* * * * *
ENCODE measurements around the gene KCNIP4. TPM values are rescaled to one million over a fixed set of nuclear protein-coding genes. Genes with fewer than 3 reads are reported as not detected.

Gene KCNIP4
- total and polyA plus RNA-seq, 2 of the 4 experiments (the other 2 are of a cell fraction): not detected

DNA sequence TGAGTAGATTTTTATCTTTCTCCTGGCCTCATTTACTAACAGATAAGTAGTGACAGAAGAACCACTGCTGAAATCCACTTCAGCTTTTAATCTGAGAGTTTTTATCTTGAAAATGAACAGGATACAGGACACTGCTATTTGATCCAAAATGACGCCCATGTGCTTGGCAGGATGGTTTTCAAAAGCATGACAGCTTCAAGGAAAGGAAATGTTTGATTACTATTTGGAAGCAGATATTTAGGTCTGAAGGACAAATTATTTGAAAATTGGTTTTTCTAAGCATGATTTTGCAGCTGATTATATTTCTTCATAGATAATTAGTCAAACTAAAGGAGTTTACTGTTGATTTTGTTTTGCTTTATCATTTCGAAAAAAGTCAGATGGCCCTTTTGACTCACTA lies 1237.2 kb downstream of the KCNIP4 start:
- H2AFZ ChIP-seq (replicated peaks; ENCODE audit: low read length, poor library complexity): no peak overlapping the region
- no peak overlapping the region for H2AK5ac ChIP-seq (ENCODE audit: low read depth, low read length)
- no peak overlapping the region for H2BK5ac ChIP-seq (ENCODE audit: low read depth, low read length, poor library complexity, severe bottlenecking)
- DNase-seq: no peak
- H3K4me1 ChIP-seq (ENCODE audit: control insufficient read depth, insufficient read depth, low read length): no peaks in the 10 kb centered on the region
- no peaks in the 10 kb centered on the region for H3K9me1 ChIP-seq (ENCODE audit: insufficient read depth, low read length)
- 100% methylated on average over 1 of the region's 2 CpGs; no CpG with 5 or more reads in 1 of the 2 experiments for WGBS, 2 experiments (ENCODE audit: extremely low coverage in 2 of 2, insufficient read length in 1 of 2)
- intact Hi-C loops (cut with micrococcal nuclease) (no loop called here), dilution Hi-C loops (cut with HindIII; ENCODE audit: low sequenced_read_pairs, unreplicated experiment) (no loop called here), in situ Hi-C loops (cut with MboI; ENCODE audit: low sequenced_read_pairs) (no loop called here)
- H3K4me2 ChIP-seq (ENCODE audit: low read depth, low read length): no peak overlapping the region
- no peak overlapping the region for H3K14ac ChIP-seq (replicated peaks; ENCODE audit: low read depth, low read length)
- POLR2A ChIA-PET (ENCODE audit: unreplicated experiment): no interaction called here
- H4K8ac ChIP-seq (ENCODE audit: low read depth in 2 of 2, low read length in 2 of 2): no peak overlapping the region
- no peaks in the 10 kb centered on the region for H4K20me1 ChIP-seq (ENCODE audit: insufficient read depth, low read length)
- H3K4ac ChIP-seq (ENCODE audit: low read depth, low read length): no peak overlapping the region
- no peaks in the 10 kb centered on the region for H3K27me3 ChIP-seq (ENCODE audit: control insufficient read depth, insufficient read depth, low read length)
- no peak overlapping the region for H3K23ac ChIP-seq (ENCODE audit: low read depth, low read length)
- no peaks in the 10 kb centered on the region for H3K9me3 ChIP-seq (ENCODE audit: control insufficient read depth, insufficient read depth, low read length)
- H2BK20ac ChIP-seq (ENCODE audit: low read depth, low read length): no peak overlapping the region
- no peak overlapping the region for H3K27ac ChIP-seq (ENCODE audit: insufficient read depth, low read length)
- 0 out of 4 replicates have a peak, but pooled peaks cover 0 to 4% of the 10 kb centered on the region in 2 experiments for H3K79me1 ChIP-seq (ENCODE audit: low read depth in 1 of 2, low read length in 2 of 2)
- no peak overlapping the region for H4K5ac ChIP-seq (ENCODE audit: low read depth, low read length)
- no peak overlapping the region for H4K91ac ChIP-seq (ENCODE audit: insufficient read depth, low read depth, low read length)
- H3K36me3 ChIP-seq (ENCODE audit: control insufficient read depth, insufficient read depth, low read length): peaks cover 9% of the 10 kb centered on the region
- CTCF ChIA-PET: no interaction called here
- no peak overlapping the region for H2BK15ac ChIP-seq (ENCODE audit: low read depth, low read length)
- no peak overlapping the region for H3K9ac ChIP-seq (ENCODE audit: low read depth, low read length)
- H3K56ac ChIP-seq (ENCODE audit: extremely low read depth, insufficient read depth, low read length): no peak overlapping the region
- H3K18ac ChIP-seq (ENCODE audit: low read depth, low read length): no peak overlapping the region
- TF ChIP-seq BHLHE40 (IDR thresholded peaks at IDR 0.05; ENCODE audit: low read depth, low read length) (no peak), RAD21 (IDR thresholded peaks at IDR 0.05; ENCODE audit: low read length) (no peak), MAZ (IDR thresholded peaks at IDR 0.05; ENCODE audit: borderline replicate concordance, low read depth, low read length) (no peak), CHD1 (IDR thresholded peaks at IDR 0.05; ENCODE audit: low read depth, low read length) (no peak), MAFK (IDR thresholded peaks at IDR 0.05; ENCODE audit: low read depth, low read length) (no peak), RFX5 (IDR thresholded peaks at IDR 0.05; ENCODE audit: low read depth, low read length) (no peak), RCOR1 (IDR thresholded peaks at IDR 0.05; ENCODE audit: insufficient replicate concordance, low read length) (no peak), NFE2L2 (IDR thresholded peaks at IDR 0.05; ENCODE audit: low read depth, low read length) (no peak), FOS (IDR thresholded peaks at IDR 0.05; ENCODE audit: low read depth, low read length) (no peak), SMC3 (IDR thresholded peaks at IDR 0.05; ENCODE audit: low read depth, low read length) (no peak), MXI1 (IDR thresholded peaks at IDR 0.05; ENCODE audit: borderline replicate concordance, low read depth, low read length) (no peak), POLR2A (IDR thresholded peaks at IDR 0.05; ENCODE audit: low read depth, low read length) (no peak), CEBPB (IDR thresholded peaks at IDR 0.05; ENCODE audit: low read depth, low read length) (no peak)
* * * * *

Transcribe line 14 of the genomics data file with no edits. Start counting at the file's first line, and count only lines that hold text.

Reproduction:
- no peak overlapping the region for H3K14ac ChIP-seq (replicated peaks; ENCODE audit: low read depth, low read length)